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URL http://www.tinyurl.com
Slogan Making long URLs usable!
Commercial? Yes
Type of site URL redirection
Registration No
Owner Gilby Productions
Created by Kevin Gilbertson
Launched 2002
Revenue Donations, Advertising
Current status Active

TinyURL is a web service that provides short aliases for redirection of long URLs. Kevin Gilbertson, a web developer, launched the service in January 2002 so that he would be able to link directly to newsgroup postings which frequently had long and cumbersome addresses.


[edit] Service

The TinyURL homepage includes a form that's used to submit a long URL for shortening. For each URL entered, the server adds a new alias in its hashed database and returns a short URL such as http://tinyurl.com/2unsh in the following page. If the URL has already been requested, TinyURL will return the existing alias rather than creating a duplicate entry. The short URL forwards users to the long URL.

TinyURL also offers an API that allows applications to automatically create short URLs.[1]

Short URL aliases are seen as useful because they're easier to write down, remember or pass around, are less error-prone to write, and also fit where space is limited such as IRC channel topics, email signatures, microblogs, and email clients that impose line breaks on messages at a certain length.

Starting in 2008, TinyURL allows users to create custom, more meaningful aliases. This means that a user can create descriptive URLs rather than a randomly generated address. For example, http://tinyurl.com/wp-tinyurl.

[edit] Criticism

The convenience offered by a TinyURL also introduces potential problems, which have led to criticism of the use of TinyURLs.

TinyURLs are subject to linkrot, in the case the service stops working, all URLs related to the service will become broken.

TinyURL obscures the original address, and as a result it's sometimes used to redirect to an unexpected site. Examples of this are rickrolling, redirecting to scam and affiliate websites, or shock sites; ZoneAlarm has given the warning "TinyURL may be unsafe. This website has been known to distribute spyware." TinyURL has countered this problem by offering an option to present a link when using TinyURL, instead of redirection.[2] In addition, even if the link does not include a preview, the preview may still be accessed by simply prefixing the word "preview" to the front of the URL (Ex: "tinyurl.com/8kmfp" could be retyped as "preview.tinyurl.com/8kmfp") to see where the link will lead. Opaqueness is also leveraged by spammers, who use such links in spam to bypass URL blacklists. TinyURL, in turn, disables spam related links from redirecting.[3]

Some websites have responded by blocking TinyURLs from being posted. In 2006, MySpace banned posting TinyURLs.[4] Yahoo! Answers blocks postings that contain TinyURLs.[citation needed] The Orkut social network recently suppressed all TinyURL addresses. Wikipedia also blocks TinyURLs from being posted as part of its spam filter.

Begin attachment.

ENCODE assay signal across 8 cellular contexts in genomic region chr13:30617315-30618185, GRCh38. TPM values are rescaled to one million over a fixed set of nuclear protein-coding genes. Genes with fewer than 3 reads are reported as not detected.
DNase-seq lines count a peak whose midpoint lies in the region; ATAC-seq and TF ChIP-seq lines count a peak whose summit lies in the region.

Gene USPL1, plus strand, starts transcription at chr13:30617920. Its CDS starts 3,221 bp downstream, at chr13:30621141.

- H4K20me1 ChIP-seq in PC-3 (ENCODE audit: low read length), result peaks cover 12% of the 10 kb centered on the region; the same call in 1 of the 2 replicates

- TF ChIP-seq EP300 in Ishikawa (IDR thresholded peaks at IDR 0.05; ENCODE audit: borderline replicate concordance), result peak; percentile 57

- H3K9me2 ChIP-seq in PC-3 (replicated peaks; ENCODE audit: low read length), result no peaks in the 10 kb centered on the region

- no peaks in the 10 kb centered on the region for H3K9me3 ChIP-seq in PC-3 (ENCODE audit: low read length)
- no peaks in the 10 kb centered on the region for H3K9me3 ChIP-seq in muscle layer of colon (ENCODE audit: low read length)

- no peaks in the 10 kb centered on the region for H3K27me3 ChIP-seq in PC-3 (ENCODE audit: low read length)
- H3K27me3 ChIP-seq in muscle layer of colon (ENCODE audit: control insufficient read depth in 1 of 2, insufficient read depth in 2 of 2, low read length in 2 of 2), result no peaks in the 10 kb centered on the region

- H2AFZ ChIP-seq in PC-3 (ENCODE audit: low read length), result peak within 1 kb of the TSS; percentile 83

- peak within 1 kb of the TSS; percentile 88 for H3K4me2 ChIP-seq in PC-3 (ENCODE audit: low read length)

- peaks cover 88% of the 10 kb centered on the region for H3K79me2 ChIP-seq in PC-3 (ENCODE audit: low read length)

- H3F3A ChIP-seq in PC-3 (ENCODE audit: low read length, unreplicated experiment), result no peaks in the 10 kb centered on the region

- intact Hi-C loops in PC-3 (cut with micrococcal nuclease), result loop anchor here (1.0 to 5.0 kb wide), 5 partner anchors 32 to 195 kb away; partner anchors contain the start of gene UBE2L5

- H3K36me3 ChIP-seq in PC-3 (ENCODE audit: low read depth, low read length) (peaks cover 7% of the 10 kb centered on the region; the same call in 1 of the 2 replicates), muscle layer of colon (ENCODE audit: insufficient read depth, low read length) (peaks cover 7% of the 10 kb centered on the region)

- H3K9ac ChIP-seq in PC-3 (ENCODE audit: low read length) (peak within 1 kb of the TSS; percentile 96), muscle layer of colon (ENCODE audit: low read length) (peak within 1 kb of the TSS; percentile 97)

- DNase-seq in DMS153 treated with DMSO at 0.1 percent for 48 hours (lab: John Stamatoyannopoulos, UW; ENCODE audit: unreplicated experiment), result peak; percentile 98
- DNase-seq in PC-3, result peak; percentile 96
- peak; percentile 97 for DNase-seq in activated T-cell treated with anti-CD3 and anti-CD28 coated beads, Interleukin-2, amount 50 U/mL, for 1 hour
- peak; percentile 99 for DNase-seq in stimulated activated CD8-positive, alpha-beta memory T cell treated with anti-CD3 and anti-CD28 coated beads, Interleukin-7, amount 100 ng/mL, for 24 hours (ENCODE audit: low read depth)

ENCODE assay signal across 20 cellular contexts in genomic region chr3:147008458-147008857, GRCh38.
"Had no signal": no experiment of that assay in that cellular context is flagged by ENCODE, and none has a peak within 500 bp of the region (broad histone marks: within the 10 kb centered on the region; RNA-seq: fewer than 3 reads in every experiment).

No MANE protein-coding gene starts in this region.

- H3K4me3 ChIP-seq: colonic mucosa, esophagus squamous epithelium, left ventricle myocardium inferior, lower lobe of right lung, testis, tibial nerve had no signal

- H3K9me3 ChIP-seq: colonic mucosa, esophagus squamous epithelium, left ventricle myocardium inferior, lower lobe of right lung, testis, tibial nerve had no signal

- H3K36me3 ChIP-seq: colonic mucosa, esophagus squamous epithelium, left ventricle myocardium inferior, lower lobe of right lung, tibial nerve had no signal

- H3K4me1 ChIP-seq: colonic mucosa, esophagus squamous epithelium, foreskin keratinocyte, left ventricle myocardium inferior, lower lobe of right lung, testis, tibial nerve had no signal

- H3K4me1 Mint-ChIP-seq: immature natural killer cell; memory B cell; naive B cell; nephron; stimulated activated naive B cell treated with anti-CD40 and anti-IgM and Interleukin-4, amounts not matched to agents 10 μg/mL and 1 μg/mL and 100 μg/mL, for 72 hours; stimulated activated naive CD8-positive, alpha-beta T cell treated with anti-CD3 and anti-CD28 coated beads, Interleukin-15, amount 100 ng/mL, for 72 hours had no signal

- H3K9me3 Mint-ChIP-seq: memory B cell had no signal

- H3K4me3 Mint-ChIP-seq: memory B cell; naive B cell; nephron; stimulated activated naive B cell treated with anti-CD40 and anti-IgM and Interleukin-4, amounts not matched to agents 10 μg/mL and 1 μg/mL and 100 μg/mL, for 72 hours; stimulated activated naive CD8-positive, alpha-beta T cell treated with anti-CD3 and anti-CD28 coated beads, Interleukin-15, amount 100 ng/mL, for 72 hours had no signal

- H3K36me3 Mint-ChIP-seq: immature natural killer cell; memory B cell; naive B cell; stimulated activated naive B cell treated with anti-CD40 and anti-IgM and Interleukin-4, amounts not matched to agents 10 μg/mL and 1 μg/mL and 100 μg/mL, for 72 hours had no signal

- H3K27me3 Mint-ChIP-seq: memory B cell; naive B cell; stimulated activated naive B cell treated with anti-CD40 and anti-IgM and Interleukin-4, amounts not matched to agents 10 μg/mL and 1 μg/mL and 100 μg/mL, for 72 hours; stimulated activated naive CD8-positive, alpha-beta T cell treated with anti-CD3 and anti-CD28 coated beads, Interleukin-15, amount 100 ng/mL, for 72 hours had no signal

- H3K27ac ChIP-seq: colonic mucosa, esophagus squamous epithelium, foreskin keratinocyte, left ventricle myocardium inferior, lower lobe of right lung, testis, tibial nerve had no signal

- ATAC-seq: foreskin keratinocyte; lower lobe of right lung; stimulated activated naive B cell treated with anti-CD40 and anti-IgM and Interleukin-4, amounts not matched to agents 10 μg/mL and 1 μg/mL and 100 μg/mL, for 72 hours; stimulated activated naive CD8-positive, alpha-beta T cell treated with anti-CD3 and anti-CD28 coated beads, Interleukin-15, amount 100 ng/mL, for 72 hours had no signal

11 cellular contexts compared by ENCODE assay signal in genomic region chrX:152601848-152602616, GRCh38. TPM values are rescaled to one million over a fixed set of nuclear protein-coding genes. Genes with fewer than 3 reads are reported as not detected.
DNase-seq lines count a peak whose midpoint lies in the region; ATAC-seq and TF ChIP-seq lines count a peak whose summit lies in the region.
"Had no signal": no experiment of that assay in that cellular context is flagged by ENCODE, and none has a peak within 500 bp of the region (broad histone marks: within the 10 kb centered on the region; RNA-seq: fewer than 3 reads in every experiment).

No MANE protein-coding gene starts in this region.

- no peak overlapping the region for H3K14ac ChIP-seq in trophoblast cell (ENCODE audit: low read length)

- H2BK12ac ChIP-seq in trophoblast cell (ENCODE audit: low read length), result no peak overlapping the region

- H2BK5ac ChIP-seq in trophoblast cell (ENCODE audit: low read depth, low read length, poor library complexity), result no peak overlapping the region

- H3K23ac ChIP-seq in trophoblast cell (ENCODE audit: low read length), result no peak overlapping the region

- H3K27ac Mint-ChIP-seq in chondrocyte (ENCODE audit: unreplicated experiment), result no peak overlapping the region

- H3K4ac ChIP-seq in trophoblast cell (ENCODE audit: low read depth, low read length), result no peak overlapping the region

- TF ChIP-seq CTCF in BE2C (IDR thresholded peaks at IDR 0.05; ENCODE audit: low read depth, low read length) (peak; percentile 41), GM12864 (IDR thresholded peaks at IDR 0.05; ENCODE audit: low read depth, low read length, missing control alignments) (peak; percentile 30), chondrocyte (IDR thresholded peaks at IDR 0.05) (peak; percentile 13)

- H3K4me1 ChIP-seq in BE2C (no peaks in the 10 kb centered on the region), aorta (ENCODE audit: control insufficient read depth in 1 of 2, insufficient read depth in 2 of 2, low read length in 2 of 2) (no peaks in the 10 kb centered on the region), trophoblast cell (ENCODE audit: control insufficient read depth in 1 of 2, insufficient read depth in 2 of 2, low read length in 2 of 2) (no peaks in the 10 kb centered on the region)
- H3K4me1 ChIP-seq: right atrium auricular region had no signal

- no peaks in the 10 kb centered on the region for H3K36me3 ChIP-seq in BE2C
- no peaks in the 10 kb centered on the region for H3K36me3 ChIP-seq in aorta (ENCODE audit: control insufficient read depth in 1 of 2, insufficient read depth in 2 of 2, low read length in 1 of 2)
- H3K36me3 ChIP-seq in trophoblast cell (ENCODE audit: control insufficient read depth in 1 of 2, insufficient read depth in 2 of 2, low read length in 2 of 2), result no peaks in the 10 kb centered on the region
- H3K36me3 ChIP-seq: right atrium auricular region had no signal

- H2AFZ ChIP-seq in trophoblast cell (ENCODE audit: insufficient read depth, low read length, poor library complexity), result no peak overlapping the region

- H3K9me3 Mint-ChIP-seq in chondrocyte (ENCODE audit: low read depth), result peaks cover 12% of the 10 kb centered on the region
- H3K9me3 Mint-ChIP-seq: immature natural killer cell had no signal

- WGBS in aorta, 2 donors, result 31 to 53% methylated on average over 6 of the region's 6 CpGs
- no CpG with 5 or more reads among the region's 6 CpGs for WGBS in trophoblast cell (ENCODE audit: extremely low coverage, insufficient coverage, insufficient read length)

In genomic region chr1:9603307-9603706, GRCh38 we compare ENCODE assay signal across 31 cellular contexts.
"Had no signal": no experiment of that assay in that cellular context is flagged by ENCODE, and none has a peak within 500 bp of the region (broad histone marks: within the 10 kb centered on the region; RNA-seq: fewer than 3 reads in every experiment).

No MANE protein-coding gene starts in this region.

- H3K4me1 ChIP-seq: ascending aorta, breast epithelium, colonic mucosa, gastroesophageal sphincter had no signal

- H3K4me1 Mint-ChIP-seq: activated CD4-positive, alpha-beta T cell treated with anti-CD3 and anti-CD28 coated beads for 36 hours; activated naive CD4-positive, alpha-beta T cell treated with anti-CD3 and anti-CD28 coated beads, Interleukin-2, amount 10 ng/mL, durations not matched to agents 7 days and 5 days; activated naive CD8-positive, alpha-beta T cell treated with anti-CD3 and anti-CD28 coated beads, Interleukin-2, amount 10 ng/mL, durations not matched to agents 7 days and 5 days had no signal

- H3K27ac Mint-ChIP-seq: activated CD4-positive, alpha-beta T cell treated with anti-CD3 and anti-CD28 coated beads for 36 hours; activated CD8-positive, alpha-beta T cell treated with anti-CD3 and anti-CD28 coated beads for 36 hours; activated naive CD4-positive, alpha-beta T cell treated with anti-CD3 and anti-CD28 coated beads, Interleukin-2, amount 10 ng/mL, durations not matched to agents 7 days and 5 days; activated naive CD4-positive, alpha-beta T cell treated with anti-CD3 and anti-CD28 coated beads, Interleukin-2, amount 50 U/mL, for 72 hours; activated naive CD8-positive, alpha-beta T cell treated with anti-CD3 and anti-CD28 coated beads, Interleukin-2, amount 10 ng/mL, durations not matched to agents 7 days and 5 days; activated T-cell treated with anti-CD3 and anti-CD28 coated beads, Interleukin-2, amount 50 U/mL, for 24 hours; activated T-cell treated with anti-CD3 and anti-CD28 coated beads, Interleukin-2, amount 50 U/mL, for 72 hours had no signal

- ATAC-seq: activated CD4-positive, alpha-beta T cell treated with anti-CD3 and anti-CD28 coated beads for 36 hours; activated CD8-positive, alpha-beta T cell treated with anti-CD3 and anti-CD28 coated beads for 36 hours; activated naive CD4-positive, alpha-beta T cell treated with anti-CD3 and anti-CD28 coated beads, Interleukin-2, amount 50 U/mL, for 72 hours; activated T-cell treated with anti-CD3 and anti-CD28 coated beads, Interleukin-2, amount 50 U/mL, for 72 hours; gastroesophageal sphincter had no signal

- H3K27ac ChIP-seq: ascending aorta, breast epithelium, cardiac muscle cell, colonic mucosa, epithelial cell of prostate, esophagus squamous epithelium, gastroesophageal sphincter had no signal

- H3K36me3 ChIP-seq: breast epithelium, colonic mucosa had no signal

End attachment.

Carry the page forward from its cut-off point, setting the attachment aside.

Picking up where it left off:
[edit] Early abuses

Early on, the resulting URL aliases of the service were predictable, and were exploited by users to create vulgar associations. The URL aliases dick and cunt were made to redirect to the White House websites of U.S. Vice President Dick Cheney and Second Lady Lynne Cheney. After the inauguration of Vice President Joe Biden, the aliases were changed to redirect to the White House websites of Joe Biden and Jill Biden.

As of June 15, 2006, the aliases redirected to a preview page that contained the following disclaimer.

This TinyURL was created by a user of our service back when the creation of the IDs for the TinyURL were sequential and predictable. This TinyURL in no way represents the beliefs of the people who bring you the TinyURL service and we apologize if this has brought offense to anyone.[5]

On February 2009, redirection was terminated and the following error message appeared.

The TinyURL (dick) you visited was used by its creator in violation of our terms of use. TinyURL has a strict no abuse policy and we apologize for the intrusion this user has caused you.[6]

[edit] Impact

The popularity of TinyURLs influenced the creation of at least 100 similar websites.[7] Most are simply domain alternatives. However, some offer additional features. NotifyURL.com sends an email when the link is first visited. SnipURL.com introduces social bookmarking features such as usernames and RSS feeds. DwarfURL.com generates statistics. Adjix.com and Linkbee.com are ad-supported models of URL shorteners that share the revenue with their users.[8]

[edit] TinyURL-whacking

The TinyURL method of allocating shorter web addresses has inspired an action known as TinyURL-whacking. Random letters and numbers can be placed after the first forward slash in an attempt to hit interesting sites without knowing in advance what they will be.[9][10][11]

[edit] See also

[edit] References

[edit] External links

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